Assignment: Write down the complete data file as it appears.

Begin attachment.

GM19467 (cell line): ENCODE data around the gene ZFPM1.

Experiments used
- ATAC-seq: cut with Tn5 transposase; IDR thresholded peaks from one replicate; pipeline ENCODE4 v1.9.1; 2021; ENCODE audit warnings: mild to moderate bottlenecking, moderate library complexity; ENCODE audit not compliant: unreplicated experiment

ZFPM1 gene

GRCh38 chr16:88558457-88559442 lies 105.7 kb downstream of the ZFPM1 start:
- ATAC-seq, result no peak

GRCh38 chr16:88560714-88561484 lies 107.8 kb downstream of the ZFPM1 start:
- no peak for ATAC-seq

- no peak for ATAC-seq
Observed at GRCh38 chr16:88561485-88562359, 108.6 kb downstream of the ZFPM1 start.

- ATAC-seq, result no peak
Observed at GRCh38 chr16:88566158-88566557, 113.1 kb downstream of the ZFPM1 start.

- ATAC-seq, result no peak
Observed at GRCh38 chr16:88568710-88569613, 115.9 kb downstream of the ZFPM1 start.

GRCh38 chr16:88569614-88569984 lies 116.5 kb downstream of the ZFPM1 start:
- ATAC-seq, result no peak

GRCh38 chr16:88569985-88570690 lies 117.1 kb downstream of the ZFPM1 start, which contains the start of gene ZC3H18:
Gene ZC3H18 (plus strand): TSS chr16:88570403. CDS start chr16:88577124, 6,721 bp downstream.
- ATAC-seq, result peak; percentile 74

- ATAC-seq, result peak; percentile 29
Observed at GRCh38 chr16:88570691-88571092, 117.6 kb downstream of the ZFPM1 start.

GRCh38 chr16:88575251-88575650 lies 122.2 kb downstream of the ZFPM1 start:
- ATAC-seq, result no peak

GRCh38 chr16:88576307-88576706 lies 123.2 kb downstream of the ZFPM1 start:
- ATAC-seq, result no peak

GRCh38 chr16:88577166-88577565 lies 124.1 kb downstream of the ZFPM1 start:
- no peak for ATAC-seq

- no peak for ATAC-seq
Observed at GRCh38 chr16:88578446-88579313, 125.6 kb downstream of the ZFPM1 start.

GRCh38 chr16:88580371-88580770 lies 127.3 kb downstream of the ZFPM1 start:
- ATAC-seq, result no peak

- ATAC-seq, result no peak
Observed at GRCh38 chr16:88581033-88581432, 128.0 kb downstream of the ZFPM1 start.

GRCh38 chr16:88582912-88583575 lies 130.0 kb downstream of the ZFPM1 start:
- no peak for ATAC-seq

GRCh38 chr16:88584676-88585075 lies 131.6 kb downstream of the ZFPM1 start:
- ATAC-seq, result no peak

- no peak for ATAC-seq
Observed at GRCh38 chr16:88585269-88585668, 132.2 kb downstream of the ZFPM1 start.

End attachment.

GM19467 (cell line): ENCODE data around the gene ZFPM1.

Experiments used
- ATAC-seq: cut with Tn5 transposase; IDR thresholded peaks from one replicate; pipeline ENCODE4 v1.9.1; 2021; ENCODE audit warnings: mild to moderate bottlenecking, moderate library complexity; ENCODE audit not compliant: unreplicated experiment

ZFPM1 gene

GRCh38 chr16:88558457-88559442 lies 105.7 kb downstream of the ZFPM1 start:
- ATAC-seq, result no peak

GRCh38 chr16:88560714-88561484 lies 107.8 kb downstream of the ZFPM1 start:
- no peak for ATAC-seq

- no peak for ATAC-seq
Observed at GRCh38 chr16:88561485-88562359, 108.6 kb downstream of the ZFPM1 start.

- ATAC-seq, result no peak
Observed at GRCh38 chr16:88566158-88566557, 113.1 kb downstream of the ZFPM1 start.

- ATAC-seq, result no peak
Observed at GRCh38 chr16:88568710-88569613, 115.9 kb downstream of the ZFPM1 start.

GRCh38 chr16:88569614-88569984 lies 116.5 kb downstream of the ZFPM1 start:
- ATAC-seq, result no peak

GRCh38 chr16:88569985-88570690 lies 117.1 kb downstream of the ZFPM1 start, which contains the start of gene ZC3H18:
Gene ZC3H18 (plus strand): TSS chr16:88570403. CDS start chr16:88577124, 6,721 bp downstream.
- ATAC-seq, result peak; percentile 74

- ATAC-seq, result peak; percentile 29
Observed at GRCh38 chr16:88570691-88571092, 117.6 kb downstream of the ZFPM1 start.

GRCh38 chr16:88575251-88575650 lies 122.2 kb downstream of the ZFPM1 start:
- ATAC-seq, result no peak

GRCh38 chr16:88576307-88576706 lies 123.2 kb downstream of the ZFPM1 start:
- ATAC-seq, result no peak

GRCh38 chr16:88577166-88577565 lies 124.1 kb downstream of the ZFPM1 start:
- no peak for ATAC-seq

- no peak for ATAC-seq
Observed at GRCh38 chr16:88578446-88579313, 125.6 kb downstream of the ZFPM1 start.

GRCh38 chr16:88580371-88580770 lies 127.3 kb downstream of the ZFPM1 start:
- ATAC-seq, result no peak

- ATAC-seq, result no peak
Observed at GRCh38 chr16:88581033-88581432, 128.0 kb downstream of the ZFPM1 start.

GRCh38 chr16:88582912-88583575 lies 130.0 kb downstream of the ZFPM1 start:
- no peak for ATAC-seq

GRCh38 chr16:88584676-88585075 lies 131.6 kb downstream of the ZFPM1 start:
- ATAC-seq, result no peak

- no peak for ATAC-seq
Observed at GRCh38 chr16:88585269-88585668, 132.2 kb downstream of the ZFPM1 start.